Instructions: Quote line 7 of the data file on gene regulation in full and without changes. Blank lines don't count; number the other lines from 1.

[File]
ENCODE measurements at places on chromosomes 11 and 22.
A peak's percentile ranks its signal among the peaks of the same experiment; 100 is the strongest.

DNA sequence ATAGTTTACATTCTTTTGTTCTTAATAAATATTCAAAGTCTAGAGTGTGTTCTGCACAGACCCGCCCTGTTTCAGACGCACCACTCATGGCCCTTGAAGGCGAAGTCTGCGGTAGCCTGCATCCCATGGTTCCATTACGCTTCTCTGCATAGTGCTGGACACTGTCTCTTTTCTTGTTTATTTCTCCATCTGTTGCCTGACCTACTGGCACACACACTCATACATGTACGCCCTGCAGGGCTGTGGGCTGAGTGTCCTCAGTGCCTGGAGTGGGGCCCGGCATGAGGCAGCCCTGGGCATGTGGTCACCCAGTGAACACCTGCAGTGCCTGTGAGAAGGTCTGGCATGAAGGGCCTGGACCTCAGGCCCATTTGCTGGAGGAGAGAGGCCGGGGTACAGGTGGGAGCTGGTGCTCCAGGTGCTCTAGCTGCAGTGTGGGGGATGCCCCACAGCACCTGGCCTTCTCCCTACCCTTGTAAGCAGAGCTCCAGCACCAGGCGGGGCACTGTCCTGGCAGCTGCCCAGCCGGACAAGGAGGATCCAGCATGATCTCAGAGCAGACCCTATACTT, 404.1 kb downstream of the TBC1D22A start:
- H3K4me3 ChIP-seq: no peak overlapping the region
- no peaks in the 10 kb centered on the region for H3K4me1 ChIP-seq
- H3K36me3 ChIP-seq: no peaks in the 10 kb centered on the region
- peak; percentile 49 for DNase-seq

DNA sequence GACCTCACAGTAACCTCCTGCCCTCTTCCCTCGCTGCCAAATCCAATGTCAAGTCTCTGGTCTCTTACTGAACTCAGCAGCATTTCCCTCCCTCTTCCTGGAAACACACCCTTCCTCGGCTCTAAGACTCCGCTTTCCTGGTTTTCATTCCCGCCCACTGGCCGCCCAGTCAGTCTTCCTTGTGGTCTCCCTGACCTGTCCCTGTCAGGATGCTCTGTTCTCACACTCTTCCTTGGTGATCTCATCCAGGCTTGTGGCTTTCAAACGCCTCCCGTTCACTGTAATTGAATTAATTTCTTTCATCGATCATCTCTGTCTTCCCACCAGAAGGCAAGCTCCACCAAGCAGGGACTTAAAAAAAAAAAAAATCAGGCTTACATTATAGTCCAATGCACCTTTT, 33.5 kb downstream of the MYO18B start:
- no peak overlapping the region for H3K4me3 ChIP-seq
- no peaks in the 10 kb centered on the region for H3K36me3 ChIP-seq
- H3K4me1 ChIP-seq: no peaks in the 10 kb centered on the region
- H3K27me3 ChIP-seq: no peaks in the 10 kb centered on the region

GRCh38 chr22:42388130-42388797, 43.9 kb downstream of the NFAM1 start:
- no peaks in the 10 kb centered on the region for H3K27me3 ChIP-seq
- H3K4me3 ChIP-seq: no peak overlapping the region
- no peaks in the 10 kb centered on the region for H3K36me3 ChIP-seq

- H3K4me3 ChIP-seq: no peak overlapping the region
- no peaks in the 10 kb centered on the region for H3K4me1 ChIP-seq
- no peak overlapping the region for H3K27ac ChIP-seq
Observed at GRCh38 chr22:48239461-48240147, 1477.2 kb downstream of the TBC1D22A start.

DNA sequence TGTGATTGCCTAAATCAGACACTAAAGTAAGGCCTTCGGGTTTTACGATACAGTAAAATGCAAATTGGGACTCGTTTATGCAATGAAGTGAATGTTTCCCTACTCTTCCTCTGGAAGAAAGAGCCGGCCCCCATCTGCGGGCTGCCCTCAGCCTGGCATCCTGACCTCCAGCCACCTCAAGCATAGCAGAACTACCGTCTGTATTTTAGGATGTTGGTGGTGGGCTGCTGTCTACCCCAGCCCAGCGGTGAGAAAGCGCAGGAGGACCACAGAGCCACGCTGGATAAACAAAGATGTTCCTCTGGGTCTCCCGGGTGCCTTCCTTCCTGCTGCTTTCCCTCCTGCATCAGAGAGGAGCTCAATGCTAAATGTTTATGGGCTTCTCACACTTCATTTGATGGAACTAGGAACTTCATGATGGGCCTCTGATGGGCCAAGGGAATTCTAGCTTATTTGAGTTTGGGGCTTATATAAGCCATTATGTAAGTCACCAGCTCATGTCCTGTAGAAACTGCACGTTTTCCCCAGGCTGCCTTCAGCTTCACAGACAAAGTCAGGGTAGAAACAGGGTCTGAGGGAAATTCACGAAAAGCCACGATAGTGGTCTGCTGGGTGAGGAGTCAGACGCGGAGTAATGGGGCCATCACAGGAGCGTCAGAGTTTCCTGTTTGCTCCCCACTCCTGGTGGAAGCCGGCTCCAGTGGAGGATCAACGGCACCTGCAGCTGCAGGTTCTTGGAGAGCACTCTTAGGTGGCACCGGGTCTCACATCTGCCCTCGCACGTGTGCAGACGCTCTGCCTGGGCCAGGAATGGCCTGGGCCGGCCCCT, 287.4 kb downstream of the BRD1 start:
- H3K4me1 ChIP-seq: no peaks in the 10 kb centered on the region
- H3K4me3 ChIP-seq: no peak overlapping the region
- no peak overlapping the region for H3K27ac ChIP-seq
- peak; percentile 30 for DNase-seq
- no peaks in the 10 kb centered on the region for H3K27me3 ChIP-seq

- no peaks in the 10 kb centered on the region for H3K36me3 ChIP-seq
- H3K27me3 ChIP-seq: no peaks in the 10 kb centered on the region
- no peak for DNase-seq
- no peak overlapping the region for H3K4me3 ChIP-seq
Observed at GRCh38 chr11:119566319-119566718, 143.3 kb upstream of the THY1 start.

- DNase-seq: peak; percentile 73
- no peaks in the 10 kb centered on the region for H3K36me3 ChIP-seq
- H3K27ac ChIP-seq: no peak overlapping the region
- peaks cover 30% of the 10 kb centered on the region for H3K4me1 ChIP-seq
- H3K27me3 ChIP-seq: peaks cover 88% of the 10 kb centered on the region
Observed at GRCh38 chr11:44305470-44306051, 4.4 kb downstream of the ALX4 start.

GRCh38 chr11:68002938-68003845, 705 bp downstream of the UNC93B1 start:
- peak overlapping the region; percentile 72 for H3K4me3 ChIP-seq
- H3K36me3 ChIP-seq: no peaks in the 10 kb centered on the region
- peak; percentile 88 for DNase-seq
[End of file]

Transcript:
- peak; percentile 49 for DNase-seq